The New Republic admits Mitt was right and "the president and many liberal commentators" were wrong.
Good for them.
It's an interesting argument for "impending demise" of IBM.
But it seems to me some people were saying the same things 20 years ago.
Another great government program gone badly astray.
One of those things you hope you'll never need, but if you do . . .
I don't have a dog in this fight, but the argument here seems persuasive.
You may notice that there is something striking about the way we define this “illness”—that is, by its symptoms, rather than its cause. If we were to define a heart attack by chest pain, then the appropriate cure would be painkillers, rather than the revival and repair of the heart. Other examples are easy to find: Nasal congestion can be a symptom of a cold, allergy, or many other conditions, but a runny nose is not a diagnosis. In the same way, the symptom complex associated with the ADHD diagnosis is related to more than twenty medical diagnoses, (from those as mild as poor eyesight, sleep deprivation, and even boredom in the classroom, to more severe conditions like depression and bipolar disorder), that, when treated effectively, can result in the disappearance of the attention-deficit and hyperactivity symptoms.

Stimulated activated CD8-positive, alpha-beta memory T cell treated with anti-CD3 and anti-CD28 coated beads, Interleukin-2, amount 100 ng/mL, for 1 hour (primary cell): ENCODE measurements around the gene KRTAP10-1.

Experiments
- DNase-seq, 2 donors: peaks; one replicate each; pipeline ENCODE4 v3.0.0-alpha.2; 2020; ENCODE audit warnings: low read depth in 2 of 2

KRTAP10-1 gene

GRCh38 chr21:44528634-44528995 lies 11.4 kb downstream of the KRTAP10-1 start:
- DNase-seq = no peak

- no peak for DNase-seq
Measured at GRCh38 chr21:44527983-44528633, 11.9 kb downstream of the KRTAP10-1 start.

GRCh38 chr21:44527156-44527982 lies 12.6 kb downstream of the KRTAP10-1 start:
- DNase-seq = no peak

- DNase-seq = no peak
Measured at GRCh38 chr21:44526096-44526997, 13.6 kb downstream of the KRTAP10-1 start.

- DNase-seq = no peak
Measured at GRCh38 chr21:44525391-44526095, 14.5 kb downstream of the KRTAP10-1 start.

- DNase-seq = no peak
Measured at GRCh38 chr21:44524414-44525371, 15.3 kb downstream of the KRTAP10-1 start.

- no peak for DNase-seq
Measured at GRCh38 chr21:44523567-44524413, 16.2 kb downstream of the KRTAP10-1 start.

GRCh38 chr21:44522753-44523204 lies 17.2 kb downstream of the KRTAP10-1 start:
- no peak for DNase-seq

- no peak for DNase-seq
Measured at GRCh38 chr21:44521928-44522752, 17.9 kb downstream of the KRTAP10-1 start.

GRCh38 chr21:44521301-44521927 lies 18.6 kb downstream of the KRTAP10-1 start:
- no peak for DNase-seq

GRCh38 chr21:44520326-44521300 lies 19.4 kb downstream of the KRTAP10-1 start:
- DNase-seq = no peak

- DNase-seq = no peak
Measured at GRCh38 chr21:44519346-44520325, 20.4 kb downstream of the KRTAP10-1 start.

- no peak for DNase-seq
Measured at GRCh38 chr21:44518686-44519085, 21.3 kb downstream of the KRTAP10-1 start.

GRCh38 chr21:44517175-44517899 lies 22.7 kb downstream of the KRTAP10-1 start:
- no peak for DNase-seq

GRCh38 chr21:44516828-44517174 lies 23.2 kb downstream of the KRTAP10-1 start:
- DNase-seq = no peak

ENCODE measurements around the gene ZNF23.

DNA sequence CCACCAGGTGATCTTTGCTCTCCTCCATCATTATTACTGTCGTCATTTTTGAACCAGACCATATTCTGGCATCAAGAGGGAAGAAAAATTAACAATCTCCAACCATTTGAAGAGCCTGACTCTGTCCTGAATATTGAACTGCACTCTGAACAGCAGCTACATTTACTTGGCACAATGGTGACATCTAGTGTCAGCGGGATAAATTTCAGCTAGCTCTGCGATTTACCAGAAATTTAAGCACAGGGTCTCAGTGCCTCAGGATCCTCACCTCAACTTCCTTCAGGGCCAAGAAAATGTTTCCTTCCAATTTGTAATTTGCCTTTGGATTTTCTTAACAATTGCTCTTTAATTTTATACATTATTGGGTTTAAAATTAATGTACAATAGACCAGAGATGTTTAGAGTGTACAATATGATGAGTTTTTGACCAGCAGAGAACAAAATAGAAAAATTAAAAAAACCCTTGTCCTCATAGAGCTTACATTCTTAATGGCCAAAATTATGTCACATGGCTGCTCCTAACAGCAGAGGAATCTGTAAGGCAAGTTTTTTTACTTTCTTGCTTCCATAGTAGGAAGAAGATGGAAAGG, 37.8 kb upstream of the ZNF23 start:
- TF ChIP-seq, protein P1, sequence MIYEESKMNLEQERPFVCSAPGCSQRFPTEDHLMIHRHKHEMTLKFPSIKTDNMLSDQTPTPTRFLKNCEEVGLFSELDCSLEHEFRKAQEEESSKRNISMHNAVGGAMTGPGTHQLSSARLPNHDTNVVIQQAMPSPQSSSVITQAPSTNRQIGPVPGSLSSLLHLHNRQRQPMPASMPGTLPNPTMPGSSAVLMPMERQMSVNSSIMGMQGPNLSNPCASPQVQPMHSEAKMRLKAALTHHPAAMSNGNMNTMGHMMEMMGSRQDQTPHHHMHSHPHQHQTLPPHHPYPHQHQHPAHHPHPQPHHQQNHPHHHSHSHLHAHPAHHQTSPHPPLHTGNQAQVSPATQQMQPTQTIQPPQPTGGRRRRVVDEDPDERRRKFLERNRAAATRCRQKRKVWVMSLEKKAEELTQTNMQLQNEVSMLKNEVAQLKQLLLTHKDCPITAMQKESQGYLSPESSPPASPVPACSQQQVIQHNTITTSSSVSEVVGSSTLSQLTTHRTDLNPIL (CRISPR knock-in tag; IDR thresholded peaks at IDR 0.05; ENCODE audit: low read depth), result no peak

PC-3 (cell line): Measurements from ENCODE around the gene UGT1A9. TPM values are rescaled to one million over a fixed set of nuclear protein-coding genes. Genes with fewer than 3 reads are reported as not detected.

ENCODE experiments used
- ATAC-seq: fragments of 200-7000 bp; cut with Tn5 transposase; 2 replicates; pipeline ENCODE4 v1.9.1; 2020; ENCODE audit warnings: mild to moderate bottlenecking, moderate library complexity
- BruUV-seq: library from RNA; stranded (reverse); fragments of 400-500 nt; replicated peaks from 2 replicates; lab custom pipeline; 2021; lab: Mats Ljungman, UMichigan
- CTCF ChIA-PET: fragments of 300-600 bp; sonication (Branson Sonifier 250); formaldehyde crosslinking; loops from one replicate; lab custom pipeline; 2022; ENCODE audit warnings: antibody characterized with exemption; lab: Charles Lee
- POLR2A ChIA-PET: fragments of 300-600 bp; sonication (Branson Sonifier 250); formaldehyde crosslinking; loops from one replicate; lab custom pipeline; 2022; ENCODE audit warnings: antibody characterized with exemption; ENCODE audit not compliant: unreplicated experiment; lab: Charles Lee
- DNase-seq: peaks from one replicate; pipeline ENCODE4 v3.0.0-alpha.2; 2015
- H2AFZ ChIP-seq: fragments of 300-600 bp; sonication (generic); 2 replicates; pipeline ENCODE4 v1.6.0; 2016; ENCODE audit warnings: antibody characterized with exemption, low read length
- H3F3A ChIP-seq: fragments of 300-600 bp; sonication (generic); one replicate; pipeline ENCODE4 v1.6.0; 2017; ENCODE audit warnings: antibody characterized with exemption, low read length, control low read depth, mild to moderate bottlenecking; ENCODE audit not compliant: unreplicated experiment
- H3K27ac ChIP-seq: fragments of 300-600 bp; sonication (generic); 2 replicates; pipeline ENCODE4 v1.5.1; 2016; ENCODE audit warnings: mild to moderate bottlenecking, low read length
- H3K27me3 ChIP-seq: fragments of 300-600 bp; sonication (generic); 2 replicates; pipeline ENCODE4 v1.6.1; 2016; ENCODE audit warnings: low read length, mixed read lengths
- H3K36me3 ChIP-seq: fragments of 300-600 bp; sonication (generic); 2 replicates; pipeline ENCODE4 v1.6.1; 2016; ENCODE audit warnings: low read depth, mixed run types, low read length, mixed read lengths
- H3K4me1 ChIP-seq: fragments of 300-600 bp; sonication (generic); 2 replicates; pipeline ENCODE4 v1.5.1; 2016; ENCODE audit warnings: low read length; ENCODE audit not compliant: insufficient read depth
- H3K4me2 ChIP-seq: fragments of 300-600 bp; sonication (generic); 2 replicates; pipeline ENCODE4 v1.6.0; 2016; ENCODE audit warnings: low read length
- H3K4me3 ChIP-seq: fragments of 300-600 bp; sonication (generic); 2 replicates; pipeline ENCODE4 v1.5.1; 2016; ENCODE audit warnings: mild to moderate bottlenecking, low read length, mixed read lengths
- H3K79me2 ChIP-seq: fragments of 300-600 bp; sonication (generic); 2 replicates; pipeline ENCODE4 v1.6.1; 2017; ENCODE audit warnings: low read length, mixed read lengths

A long but interesting article on an underdiscussed feature of what we're so pleased to call "higher education".
Includes a pro tip for anyone on a college campus: especially if you've been drinking, but maybe even if you haven't, stay away from the upper floors of Greek houses.
The drought is currently bad and some people think it's likely to get a lot worse. For more details, see "6 Crazy Photos That Show Why California Is Desperate For Rain". (But there was finally some rain last week.)
The problem is that SoCal, in its natural state, is basically a desert.
For one of the terrible, terrible consequences of the drought, see "Weed Prices Could Double Because of Drought".
For a very long piece on the past, present, and future of California's water system, see "American Aqueduct: The Great California Water Saga".
Often flu-like symptoms with elevated heart rate but low blood pressure. Get plenty of fluids and start antibiotics stat. (Go to the ER, preferably of an hospital that knows what it's doing.)
You really, really can't make this stuff up.